I must admit, I do have a decent range for a male vocalist, indeed. I could have been better, though, without all the abuse I have done to it in the past. I’ve never had any proper vocal training. Actually, I never considered [my vocals] to be good. I thought everyone could do it until people started telling me otherwise. I did a lot of practice throughout the years unconsciously by doing whatever feels right. I don’t think I want to learn how to do it “properly” anyway because that will take the fun away.
Your vocals are on the track, “Goodbye,” which also premiered at Defqon.1. What’s the intent and message behind this melodic farewell track?
I made this track for everyone to interpret in their own way, as everyone has experienced having to say goodbye to someone meaningful at some point [in their lives]. I really love musical compositions that make you think and make you feel melancholic, so I really try to capture that in some type of way.
At Defqon.1, you also premiered a collaboration with Sub Zero Project featuring several types of kicks that combine your unique styles. What was the collaboration process like with Thomas and Nigel? How did you ultimately find a balance between their melodic, techno-inspired kicks and your compositions of emotional melodies with heavy rawstyle kicks?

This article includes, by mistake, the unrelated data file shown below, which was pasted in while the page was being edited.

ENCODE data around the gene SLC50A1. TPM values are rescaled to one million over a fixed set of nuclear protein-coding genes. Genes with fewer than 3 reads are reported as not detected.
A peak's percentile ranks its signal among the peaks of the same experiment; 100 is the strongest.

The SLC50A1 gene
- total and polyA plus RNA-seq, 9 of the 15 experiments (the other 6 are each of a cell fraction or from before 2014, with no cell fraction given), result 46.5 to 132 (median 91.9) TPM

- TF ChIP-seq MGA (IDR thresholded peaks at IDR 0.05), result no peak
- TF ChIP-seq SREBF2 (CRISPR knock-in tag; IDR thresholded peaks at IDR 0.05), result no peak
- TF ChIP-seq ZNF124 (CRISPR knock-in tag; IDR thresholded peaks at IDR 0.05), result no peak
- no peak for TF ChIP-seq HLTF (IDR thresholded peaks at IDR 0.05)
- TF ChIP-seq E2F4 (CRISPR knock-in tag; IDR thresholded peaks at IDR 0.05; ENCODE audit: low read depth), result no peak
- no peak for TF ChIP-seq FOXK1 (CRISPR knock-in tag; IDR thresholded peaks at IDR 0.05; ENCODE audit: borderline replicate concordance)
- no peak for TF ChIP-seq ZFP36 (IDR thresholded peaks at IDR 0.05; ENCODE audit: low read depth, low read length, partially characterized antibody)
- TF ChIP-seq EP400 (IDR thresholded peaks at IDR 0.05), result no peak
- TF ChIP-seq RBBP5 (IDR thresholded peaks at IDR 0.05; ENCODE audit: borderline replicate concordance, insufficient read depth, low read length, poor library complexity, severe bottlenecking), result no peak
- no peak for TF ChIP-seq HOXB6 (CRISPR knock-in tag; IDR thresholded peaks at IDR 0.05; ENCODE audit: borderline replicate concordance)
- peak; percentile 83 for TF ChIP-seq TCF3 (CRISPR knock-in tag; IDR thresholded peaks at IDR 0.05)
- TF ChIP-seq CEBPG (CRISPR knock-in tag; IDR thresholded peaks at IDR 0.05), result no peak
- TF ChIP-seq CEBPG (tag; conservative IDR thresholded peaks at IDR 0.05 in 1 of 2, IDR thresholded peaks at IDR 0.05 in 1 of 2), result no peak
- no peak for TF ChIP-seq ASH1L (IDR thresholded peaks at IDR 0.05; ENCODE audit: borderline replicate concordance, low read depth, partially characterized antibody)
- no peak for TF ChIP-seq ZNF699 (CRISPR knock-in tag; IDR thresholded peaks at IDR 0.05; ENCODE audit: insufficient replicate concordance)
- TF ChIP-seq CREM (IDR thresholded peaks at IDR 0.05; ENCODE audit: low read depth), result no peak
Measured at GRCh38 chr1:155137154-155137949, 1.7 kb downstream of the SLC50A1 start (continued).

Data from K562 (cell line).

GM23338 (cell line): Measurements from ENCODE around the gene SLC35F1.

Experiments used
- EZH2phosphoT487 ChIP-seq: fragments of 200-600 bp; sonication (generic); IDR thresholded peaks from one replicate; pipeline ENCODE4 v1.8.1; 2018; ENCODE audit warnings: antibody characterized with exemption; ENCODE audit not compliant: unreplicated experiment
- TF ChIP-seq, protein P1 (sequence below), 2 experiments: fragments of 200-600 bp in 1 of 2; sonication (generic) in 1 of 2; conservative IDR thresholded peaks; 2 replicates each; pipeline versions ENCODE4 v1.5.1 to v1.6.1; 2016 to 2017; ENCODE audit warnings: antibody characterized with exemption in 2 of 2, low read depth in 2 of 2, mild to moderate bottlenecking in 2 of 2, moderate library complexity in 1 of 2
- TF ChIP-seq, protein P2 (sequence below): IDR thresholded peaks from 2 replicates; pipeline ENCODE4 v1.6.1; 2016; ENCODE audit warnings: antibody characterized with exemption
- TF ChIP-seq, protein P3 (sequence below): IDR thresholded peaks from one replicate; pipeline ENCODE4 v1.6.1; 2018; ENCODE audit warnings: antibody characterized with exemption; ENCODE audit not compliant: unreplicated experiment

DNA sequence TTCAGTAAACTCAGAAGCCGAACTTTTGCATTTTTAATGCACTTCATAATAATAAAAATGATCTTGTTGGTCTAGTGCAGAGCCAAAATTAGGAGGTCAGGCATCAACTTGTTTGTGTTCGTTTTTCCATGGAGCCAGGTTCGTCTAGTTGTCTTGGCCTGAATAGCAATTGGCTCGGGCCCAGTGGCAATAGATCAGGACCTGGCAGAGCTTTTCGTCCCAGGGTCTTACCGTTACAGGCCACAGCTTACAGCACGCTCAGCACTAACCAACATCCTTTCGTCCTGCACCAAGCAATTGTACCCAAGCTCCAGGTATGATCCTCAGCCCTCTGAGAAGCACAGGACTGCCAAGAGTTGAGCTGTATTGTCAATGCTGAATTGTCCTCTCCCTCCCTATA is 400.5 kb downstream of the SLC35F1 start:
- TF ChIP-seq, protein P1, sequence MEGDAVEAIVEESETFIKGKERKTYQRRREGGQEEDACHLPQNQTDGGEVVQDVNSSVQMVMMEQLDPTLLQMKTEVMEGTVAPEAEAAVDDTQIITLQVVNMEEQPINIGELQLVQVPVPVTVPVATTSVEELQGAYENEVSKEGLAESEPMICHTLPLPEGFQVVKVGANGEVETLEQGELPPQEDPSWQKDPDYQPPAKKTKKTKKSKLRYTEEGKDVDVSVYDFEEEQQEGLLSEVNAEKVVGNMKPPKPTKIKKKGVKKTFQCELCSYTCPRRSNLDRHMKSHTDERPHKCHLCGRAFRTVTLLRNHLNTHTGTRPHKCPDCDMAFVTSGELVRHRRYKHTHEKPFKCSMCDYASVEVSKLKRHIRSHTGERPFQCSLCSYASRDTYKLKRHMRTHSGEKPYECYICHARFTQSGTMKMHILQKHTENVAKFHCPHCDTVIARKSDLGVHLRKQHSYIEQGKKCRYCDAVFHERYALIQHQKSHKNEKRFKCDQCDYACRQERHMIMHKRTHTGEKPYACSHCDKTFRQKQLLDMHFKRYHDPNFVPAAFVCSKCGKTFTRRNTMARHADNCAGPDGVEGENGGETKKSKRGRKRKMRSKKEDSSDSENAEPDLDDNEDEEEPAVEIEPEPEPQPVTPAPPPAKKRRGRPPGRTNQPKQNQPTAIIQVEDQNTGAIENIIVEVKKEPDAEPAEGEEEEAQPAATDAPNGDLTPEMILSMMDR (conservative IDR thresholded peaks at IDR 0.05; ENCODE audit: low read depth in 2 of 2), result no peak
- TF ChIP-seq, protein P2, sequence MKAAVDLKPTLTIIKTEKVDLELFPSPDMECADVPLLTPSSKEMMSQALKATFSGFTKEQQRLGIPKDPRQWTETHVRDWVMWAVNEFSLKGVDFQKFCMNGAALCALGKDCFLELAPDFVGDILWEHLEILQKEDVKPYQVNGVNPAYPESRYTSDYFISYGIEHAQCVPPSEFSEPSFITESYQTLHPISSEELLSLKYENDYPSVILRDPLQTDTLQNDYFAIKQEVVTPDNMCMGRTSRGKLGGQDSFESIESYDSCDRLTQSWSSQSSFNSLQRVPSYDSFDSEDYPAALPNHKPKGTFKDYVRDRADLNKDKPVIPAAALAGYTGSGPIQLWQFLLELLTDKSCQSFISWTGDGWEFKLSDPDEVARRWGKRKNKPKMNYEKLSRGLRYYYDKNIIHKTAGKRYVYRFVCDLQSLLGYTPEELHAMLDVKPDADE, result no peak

It wasn’t a hard task to find a balance with them as we’re all very certain about what we want as producers. It was mostly a matter of being in a room together, making jokes, doing whatever, and having fun. We had to make sure that there was a good balance between the two sounds obviously, which later was fine-tuned and listened to. We’re all nerds to the core, so it went smoothly.
As a relatively fresh face to the production side of the scene, you’ve had quite the exponential rise from your INDIGO debut in 2019 to mainstage RED in 2023 by capturing the attention of audiences, producers, and Q-dance alike. How has this quick rise been going for you, and what can we expect in the near future from this project?
This is such a hectic time in my life, and it only has just begun. With so many insane moments happening right now and ahead of me, I try to enjoy it to the absolute max and be in the moment. With the new live act, I feel like I opened up a new chapter to express myself on another level, which I really want to build and experiment with in the near future. With that in mind, I also want to keep pushing the musicality and keep pushing myself to do greater things. Keep your eyes open!
Having joined powers with some of the biggest names in hard dance right now, such as Rebelion, D-Sturb, and Adaro, do you have any dream collaborations in mind, both within and outside of the hard dance realm?
If I were to aim for the stars, collaborating with someone like Skrillex would be absolutely mind blowing. As a vocalist, Oliver Sykes would be incredibly awesome. Of course, I know these are unrealistic long shots, but you have to keep on dreaming, you know?
Let’s end with a fun question. You have quite the passion for early 2000s punk/rock. If you could join any band from that era, which group would you choose and why?
This is not really a punk/rock band, but I would have loved to join Asking Alexandria during their early 2008-2010 stage. I’ve been a fan of their early work since it came out, and I still listen to it today. The reason is that they were young, edgy kids that screamed and made controversial music. Who wouldn’t want to be in a band like that?